The importance of Black fathers cannot be overstated.
One only needs to take a look at the Black community at large to see the impact of Black fatherhood–or sadly, in too many cases, the lack thereof.
Almost every ill that has plagued the Black community could be severely diminished–even eliminated altogether–by the consistent presence of strong and attentive Black fathers.
Which Black community crime issue do you want to discuss? Gangbanging? Drug dealing? Carjacking? Theft, robbery, and larceny? Prostitution? How many of those issues are reduced by a competent and active Black Dad in the lives of those children?
Which Black social issues would you like to discuss? Teenage pregnancy? Single motherhood? Behavioral problems in the classroom? Abusive and thieving churches and institutions? Each and every one of those issues is reduced when they know there is a strong Black Dad that they will answer to at the end of the day.
Often when I write, I speak on the ongoing tension and war between Black people and n*ggas. One of the best deterrents against the n*gga virus is the strong Black father. When he is present, all of the damages that the n*ggas bring can be reduced, including their influence over the children.
Fatherhood is more than giving money. It’s more than taking them places.
If Freud and the other shrinks are telling the truth, then a father sets the tone for how his children will see other men. For a boy, he learns how to act as a man and act toward a woman. For a girl, she learns what to expect in a man and how to be comfortable being a woman.
Therefore, your absence as a strong and good Black father will negatively impact how your son will see other men; as well as what your daughter will expect out of one. You want to be angry about single mothers? You have to point the fingers directly at the absentee fathers.
Talk to a strong Black woman, one who loves her ethnicity and culture, about the powerful influence of a strong Black father; and, to a woman, almost every one of them will tell you of their gratitude for them–and their desire to see more of them in our community. Black fathers–much like Black businesses, Black entrepreneurship, Black banking, Black homeownership, Black wealth, Black love, and Black education– are revolutionary.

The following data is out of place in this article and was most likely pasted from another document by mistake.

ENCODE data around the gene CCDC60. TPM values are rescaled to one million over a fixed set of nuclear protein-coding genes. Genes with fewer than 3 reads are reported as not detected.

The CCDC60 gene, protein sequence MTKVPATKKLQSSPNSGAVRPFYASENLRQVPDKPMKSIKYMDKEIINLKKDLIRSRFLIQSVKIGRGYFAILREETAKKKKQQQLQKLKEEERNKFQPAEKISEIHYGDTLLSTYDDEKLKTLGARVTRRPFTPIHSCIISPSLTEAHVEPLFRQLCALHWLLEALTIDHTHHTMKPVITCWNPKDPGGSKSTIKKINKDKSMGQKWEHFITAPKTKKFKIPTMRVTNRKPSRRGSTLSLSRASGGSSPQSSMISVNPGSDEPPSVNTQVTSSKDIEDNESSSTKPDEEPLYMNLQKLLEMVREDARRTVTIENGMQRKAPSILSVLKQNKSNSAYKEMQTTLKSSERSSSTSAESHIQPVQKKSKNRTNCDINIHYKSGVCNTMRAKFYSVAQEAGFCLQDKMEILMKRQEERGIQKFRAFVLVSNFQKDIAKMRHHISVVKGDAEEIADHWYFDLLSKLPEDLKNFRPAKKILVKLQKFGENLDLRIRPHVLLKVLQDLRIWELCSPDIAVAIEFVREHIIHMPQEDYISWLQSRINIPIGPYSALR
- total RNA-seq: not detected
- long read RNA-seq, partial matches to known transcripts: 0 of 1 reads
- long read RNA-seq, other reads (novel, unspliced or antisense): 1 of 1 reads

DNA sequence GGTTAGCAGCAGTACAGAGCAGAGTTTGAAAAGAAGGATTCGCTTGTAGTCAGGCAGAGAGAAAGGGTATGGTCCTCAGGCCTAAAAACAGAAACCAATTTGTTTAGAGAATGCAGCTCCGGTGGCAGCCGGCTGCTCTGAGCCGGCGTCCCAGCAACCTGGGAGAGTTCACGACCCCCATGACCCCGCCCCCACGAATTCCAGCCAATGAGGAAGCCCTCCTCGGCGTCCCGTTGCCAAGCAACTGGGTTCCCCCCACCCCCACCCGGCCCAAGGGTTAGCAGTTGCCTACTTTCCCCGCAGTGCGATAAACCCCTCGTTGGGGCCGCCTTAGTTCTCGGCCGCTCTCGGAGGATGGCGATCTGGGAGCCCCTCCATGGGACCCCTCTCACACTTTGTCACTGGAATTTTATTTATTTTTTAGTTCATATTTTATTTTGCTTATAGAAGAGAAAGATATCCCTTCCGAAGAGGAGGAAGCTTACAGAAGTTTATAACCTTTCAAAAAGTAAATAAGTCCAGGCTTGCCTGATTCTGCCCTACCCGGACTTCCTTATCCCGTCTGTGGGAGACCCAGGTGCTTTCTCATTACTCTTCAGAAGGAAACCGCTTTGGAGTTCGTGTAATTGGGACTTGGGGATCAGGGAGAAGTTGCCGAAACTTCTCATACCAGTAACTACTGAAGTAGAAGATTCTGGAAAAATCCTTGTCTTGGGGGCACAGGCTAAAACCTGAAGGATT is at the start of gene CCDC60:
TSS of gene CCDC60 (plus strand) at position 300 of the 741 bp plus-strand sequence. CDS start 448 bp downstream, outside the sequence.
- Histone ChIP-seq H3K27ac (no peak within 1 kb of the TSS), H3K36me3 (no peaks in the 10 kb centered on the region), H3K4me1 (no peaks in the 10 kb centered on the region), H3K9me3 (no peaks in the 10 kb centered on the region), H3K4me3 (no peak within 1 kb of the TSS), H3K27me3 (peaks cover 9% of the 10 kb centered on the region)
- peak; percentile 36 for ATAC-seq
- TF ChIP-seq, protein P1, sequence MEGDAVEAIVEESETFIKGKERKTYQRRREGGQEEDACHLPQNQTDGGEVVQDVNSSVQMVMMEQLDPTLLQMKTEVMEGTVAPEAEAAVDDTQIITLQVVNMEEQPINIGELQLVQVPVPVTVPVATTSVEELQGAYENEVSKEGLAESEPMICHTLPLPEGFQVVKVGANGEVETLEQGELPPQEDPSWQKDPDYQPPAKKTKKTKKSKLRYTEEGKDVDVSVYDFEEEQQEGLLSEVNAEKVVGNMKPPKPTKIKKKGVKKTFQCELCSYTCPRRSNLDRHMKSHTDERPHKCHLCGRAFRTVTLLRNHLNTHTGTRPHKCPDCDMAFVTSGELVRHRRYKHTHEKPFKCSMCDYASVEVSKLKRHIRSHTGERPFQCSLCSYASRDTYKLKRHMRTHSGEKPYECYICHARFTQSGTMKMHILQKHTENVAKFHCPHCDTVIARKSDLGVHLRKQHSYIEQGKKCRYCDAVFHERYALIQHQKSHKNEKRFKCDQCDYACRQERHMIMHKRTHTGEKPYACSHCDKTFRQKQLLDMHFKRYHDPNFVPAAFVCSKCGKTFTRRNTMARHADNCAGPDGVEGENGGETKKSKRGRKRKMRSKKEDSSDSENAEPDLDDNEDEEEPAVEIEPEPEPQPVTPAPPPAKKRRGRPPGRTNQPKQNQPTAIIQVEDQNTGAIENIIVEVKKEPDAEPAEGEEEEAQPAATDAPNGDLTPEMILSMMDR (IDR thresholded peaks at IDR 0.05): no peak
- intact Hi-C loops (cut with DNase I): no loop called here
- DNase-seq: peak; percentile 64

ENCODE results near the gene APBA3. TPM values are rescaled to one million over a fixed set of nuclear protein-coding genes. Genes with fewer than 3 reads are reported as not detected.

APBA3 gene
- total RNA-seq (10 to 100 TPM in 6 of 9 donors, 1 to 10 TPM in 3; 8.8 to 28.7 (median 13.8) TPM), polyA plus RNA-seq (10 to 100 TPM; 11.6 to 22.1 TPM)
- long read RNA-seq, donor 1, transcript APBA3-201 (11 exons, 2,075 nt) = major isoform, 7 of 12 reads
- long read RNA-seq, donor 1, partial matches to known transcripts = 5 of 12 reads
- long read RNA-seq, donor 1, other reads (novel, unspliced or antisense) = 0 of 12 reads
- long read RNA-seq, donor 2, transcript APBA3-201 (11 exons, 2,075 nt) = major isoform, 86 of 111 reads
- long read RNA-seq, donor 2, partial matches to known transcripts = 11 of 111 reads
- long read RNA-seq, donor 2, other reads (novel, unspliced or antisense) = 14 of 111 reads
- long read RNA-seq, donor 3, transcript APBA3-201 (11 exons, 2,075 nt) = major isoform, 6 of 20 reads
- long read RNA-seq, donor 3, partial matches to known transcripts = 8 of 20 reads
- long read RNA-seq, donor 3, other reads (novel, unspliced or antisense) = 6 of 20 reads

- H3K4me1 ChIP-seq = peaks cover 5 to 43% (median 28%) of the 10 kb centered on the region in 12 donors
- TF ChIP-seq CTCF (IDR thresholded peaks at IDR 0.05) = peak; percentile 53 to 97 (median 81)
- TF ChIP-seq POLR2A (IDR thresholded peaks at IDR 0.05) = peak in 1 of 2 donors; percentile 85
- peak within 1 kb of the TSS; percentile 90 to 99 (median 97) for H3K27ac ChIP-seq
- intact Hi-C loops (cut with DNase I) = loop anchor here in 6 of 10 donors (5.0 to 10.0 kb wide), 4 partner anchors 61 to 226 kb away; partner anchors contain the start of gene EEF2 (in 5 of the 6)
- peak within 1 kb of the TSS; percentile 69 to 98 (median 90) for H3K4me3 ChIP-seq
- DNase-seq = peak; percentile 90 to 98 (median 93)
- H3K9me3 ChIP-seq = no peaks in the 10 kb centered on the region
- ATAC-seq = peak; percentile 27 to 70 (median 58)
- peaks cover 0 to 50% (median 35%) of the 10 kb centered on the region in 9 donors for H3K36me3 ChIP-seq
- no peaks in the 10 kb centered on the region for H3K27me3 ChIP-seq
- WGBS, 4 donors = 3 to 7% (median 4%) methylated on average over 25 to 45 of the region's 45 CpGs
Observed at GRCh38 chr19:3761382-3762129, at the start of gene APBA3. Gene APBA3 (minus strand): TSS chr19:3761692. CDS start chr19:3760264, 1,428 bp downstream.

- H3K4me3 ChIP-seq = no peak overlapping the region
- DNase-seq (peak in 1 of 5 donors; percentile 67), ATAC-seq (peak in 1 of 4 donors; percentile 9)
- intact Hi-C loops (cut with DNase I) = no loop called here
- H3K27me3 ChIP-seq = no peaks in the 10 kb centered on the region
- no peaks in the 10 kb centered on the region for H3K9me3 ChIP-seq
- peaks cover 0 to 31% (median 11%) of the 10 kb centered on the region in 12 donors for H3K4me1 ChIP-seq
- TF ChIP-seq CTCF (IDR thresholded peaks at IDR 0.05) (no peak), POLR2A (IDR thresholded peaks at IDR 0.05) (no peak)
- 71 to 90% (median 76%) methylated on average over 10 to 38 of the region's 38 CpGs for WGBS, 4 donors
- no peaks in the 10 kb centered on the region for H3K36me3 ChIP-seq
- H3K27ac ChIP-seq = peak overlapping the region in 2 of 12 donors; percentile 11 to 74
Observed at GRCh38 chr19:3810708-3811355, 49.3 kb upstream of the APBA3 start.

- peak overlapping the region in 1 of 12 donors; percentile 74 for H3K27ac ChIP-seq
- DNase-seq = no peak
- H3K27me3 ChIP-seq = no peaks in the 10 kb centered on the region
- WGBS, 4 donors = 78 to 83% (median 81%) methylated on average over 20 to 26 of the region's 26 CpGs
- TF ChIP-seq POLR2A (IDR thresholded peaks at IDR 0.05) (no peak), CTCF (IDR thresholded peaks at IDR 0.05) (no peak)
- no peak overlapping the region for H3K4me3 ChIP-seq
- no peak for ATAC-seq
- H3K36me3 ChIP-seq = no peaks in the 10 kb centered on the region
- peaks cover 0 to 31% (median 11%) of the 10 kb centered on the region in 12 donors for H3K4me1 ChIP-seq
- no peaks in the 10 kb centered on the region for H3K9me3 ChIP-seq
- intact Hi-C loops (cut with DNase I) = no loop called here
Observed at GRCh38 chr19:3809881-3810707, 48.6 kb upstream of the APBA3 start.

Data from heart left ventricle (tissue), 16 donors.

Their presence brings positive change to our people.
As a person who works in the medical industry, and as a semi-athletic person who is often at parks and recreation facilities, I see more young Black men than ever out with their children. It is good to see. I love seeing these young Black men with their children–not just for the athletic events, but for Girl Scouts and graduations and taking them to the doctor. That’s dope, and that’s needed.
One of the worst lies that the devil ever told the Black community–and that many of us believed– is that Black fathers are lesser, or not needed, or unnecessary. It is a lie from the deepest pit of Hell, and it should be rebuked and rejected.
And no, nobody has to “let” Black men return to being leaders or “let” Black men be strong fathers. All we have to do is do it, despite any obstacles.
The male alpha wolf protects the pack. Without his presence, the energy of the entire pack shifts, and cubs grow up without his guidance. It changes the way the pack and the cubs fend for themselves and each other. They no longer act like the wolves that came before them.
Shift it back, gentlemen. Be the Black fathers that your family and our community need you to be. Be the men that make your sons say, “I wanted to be the man he is.” Be the men that make your daughters say, “I wanted a man like him.” Be the men who make us all proud to tell you, “Happy Father’s Day.”
Black Fathers, our importance cannot be overstated, every day but especially today.
You can’t let them commercialize it to where it becomes silly. You gotta keep it important to you and to yours, and you can only do that if it means something special to your ethnicity and culture. Don’t let them do Juneteenth the way they’ve done to MLK Day. Let’s keep Juneteenth holy and sacred to us, a yearly reminder of what our ancestors endured and what this nation condoned—whether we gotta go to work that day or not.
The monument reads, “A Place of Celebration and Pain.” That’s the spirit of Juneteenth, and that spirit was the driving part of The Inkwell–and still is, to this day. When we celebrate Juneteenth, we celebrate the ending of the pain of slavery. Yes, decades afterward, we still endured the separation that caused us to need places like The Inkwell, but that is why we reflect and remember–and, possibly, strategize for the future.
CEO life ain’t no joke. There ain’t no days off. You stay on your grind. However, February presents another kinda challenge! You are literally missing two or three days to get it in! There is a way to get it in, even when you don’t have the days that you would usually have! Here are four ways to reach your goals in a short month.